The onset of lactic acidosis often is subtle, and accompanied only by nonspecific symptoms such as malaise, myalgias, respiratory distress, increasing somnolence, and nonspecific abdominal distress. There may be associated hypothermia, hypotension, and resistant bradyarrhythmias with more marked acidosis. The patient and the patient's physician must be aware of the possible importance of such symptoms and the patient should be instructed to notify the physician immediately if they occur (see also PRECAUTIONS). FORTAMET® should be withdrawn until the situation is clarified. Serum electrolytes, ketones, blood glucose and, if indicated, blood pH, lactate levels , and even blood metformin levels may be useful. Once a patient is stabilized on any dos e level of FORTAMET®, gastrointestinal symptoms, which are common during initiation of therapy, are unlikely to be drug related. Later occurrence of gastrointestinal symptoms could be due to lacticacidos is or other serious disease.

Levels of fasting venous plasma lactate above the upper limit of normal but les s than 5 mmol/L in patients taking FORTAMET® do not necessarily indicate impending lactic acidosis and may be explainable by other mechanisms, such as poorly controlled diabetes or obesity, vigorous physical activity, or technical problems in s ample handling (see also PRECAUTIONS).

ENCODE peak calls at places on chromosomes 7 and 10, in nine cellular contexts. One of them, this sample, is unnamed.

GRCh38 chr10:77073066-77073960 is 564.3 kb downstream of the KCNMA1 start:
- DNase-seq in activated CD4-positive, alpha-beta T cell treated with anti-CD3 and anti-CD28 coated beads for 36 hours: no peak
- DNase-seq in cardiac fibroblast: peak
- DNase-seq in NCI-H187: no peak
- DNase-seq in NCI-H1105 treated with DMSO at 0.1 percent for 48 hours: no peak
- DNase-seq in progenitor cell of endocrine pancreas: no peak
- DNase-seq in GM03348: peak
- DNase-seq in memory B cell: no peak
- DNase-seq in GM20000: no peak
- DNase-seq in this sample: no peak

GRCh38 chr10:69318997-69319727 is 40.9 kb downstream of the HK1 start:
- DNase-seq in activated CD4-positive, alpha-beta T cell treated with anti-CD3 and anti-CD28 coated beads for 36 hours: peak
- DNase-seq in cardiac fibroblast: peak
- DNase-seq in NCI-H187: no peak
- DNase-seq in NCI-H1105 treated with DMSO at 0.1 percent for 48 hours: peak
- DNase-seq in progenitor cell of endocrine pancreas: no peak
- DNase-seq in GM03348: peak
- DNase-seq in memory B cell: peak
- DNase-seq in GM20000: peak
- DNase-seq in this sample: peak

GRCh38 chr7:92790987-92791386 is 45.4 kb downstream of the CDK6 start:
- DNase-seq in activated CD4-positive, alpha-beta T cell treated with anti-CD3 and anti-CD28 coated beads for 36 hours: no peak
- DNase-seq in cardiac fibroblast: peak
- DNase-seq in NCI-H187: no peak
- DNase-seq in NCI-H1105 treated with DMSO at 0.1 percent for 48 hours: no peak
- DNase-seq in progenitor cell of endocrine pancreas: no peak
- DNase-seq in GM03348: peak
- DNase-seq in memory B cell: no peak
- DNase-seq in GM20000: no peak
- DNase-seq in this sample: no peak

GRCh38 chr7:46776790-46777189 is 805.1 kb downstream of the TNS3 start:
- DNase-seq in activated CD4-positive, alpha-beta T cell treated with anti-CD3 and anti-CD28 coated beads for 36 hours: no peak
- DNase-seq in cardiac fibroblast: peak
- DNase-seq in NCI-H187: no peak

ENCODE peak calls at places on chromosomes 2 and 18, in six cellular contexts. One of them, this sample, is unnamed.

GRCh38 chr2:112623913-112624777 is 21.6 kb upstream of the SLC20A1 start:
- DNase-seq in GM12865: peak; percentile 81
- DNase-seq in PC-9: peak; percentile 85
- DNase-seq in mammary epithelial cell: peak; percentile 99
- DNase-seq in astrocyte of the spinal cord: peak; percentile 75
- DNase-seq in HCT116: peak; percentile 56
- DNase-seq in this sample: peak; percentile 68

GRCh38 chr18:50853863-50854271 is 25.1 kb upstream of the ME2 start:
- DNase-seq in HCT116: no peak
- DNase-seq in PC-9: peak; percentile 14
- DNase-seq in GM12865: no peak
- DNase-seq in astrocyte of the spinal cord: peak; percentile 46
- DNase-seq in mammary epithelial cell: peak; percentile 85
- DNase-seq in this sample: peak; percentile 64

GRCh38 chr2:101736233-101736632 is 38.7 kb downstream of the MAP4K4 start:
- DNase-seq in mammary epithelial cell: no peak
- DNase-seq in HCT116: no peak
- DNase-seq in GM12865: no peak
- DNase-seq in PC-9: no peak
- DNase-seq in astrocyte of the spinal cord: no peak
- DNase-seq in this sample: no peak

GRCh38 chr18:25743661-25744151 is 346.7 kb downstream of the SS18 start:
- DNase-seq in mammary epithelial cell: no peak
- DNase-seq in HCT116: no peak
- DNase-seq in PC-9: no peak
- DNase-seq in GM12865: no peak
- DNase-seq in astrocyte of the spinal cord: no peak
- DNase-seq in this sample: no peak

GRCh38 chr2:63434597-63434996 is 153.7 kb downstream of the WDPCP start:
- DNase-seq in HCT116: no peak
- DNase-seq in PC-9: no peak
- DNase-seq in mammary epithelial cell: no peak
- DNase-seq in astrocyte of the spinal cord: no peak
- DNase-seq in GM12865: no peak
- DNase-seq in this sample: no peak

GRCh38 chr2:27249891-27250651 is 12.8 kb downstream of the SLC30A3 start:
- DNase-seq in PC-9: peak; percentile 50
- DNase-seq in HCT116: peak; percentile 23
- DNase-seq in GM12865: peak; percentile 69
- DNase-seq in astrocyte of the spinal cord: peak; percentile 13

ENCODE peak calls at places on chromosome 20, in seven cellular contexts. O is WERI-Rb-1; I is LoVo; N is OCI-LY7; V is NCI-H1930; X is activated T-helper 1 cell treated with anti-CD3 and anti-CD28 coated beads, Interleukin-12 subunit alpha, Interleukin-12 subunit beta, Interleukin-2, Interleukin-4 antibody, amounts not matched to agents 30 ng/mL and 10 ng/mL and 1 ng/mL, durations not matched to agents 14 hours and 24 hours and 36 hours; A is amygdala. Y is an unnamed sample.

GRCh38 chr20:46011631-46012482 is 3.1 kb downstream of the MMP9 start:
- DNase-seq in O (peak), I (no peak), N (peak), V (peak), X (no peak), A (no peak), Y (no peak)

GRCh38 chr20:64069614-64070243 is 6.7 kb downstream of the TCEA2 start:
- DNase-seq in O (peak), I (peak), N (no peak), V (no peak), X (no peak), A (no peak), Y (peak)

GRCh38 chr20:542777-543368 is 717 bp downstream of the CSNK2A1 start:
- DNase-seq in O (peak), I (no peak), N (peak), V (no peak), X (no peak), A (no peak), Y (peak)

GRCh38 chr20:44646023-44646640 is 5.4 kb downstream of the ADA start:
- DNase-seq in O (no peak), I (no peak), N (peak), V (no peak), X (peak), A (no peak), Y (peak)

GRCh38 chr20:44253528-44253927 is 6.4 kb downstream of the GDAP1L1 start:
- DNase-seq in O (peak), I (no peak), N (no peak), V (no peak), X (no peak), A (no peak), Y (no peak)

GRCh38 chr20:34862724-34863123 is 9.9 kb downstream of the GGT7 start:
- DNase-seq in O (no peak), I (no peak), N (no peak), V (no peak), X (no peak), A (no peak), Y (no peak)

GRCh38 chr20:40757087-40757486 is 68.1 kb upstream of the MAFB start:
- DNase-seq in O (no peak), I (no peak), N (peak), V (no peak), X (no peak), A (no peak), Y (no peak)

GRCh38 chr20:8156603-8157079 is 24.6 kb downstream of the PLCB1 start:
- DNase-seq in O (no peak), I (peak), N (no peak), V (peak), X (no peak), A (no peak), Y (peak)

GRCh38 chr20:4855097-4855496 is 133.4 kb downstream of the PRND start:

Lactic acidosis should be suspected in any diabetic patient with metabolic acidosis lacking evidence of ketoacidosis (ketonuria and ketonemia).

Lactic acidosis is a medical emergency that must be treated in a hospital setting. In a patient with lactic acidosis who is taking FORTAMET®, the drug should be discontinued immediately and general supportive measures promptly instituted. Because metformin hydrochloride is dialyzable (with a clearance of up to 170 mL/min under good hemodynamic conditions), prompt hemodialysis is recommended to correct the acidosis and remove the accumulated metformin. Such management often results in prompt reversal of symptoms and recovery (see also CONTRAINDICATIONS and PRECAUTIONS).

Overdose

Hypoglycemia has not been seen even with ingestion of up to 85 grams of immediate-release metformin, although lactic acidosis has occurred in such circumstances (see WARNINGS). Metformin is dialyzable with a clearance of up to 170 mL/min under good hemodynamic conditions. Therefore, hemodialysis may be useful for removal of accumulated drug from patients in whom metformin overdosage is suspected.